• Do you have a history of high blood pressure?
  • Do you have a history of cardiovascular problems?
  • Do you have a family history of chronic diseases before the age of 50?
  • Are you taking any heart-related prescription drugs?
  • Do you have any chronic injury?
  • Do you eat a lot of junk food?
  • Do you have any joint, bone, or any other health issue that limits your mobility when performing physical activity?
  • Have you had chest pain while performing physical activity?
  • Are you (clinically) obese?
  • Do you take any medication on a regular basis?
  • Are you under a lot of stress?
  • Have you had a recent surgery?
  • Are you sleep deprived?
  • Do you have a supporting family? Friends?
  • Are you currently pregnant? Or have you given birth within the last six months?

Scoring Your Health

Your health assessment serves as a foundation to guide you into a fitness journey that is safe and effective. Your answers can provide a snapshot of your current health status and any potential risks. Here’s a scoring guide:

Your Score

Yes to 3-5 questions or more:

  • Implication: You have some significant health and lifestyle concerns to address before you embark on a running program.
  • Recommendation: It’s essential to consult with a healthcare professional to gain insights and advice tailored to your specific situation. They can help devise an appropriate plan to safely increase your physical activity levels. Immediate high-intensity workouts, like running, may not be suitable for you right now.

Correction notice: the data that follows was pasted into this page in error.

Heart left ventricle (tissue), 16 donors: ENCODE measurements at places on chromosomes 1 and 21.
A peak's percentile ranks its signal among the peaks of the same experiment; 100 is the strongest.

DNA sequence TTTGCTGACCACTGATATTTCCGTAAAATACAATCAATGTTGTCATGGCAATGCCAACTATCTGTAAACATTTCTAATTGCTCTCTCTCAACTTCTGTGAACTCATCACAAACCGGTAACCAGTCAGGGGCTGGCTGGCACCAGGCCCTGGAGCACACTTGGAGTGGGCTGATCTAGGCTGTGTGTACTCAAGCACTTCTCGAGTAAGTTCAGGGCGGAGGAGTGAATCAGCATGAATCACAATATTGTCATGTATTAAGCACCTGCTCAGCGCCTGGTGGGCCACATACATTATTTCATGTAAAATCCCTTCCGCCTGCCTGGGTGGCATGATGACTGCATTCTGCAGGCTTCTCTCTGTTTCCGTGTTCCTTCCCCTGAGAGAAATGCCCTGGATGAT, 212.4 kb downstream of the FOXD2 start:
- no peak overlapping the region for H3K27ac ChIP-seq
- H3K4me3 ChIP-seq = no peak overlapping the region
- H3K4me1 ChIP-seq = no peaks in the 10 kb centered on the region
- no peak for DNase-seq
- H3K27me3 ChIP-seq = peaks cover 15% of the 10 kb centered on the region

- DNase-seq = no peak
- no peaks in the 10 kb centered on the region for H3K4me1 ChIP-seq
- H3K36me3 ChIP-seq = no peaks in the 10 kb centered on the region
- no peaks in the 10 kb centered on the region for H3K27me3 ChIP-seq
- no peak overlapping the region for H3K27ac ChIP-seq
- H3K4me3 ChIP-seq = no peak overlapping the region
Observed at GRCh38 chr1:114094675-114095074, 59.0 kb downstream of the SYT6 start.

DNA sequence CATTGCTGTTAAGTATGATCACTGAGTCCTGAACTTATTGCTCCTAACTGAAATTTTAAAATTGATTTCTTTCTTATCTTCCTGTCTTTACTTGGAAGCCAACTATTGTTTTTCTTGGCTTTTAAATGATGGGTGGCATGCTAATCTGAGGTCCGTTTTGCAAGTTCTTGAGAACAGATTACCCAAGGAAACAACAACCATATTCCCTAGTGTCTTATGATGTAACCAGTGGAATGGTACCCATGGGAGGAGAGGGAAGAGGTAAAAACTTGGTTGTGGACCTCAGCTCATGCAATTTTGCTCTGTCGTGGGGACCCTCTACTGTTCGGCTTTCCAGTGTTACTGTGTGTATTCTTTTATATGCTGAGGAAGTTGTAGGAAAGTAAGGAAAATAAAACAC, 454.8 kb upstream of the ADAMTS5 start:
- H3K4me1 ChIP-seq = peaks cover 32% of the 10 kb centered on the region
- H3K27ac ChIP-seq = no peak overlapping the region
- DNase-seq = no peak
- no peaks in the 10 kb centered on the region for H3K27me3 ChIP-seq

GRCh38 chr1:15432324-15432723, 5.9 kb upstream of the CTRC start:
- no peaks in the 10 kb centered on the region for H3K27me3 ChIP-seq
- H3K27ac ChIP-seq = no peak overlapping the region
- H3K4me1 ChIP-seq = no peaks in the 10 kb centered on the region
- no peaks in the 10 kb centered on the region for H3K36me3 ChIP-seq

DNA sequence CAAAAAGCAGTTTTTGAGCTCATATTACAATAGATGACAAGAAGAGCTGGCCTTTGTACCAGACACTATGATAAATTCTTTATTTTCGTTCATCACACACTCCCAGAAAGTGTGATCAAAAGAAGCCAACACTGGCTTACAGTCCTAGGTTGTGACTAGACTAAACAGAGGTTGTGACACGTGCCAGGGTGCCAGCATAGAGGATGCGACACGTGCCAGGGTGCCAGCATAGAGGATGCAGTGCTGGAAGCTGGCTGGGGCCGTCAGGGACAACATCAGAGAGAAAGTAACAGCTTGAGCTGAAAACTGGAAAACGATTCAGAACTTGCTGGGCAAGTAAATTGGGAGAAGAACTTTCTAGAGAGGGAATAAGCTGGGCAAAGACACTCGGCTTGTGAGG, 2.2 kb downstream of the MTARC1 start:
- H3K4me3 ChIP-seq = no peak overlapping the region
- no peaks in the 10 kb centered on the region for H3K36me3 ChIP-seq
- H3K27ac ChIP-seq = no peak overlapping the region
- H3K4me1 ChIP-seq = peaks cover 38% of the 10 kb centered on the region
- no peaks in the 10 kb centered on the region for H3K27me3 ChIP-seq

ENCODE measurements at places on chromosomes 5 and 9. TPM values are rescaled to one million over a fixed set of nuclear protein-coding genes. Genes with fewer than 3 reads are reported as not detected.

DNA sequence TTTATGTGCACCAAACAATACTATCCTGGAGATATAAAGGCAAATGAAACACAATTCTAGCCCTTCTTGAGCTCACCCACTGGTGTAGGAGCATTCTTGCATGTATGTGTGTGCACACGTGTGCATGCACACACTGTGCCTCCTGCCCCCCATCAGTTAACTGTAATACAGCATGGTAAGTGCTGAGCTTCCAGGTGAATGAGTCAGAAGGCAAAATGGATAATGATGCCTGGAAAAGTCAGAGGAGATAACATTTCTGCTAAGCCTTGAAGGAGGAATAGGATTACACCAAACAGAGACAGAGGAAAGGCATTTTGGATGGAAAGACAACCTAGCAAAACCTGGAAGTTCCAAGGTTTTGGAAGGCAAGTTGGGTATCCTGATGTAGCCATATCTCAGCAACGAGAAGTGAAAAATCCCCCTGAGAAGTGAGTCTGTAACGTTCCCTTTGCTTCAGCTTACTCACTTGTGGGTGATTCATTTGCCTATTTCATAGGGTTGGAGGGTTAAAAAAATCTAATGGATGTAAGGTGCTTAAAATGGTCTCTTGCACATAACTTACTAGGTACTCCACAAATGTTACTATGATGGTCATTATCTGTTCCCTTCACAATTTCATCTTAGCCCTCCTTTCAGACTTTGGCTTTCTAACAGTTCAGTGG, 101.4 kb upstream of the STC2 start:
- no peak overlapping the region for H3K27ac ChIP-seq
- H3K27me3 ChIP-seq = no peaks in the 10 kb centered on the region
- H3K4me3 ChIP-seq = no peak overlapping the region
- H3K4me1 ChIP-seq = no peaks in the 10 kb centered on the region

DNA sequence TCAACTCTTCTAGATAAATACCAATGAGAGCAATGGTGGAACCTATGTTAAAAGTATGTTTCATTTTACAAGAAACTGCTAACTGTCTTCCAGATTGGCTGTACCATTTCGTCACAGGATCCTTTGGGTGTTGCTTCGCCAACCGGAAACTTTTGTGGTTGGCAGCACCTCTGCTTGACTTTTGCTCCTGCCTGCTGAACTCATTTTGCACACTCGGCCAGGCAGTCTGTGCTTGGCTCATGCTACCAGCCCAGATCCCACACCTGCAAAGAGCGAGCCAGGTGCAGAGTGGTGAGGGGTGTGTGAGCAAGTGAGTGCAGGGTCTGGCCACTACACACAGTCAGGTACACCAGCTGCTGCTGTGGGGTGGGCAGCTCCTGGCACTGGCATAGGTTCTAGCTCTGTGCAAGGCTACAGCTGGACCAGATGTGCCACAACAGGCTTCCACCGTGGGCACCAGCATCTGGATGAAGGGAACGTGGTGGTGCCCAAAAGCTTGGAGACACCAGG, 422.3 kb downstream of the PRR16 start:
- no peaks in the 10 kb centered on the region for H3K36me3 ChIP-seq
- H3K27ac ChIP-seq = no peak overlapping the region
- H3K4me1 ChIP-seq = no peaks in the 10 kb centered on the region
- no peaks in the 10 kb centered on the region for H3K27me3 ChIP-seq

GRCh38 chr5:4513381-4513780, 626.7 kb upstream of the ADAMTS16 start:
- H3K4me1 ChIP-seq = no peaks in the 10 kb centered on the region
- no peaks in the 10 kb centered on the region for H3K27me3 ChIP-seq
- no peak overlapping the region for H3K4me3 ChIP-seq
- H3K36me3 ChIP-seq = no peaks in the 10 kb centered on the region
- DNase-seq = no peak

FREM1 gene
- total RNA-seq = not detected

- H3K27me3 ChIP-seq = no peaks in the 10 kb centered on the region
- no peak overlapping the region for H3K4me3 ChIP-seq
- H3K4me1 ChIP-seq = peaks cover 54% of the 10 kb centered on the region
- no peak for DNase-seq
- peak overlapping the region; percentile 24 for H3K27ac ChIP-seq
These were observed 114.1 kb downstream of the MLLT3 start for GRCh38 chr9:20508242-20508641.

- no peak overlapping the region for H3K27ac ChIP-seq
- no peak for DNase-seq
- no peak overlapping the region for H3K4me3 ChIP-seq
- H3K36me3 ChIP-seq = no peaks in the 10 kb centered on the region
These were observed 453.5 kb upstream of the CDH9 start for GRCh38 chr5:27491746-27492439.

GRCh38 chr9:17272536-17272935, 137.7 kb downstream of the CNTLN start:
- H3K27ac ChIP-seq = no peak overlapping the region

Yes to 1-2 questions:

  • Implication: While your health status seems mostly stable, there are certain areas you might need to tread carefully.
  • Recommendation: It might still be beneficial to discuss your intention to start running with a healthcare provider, especially if your ‘yes’ answers relate to crucial areas such as cardiovascular health or chronic injuries.

No to most or all questions:

  • Implication: It appears that you’re in relatively good health and might not have major concerns preventing you from taking up running.
  • Recommendation: While you may be good to start your running journey, always listen to your body. Begin gradually, allowing your body to adapt to the new physical demands. It’s also always a good idea to do a routine check-up with your healthcare provider before starting any intense workout regimen.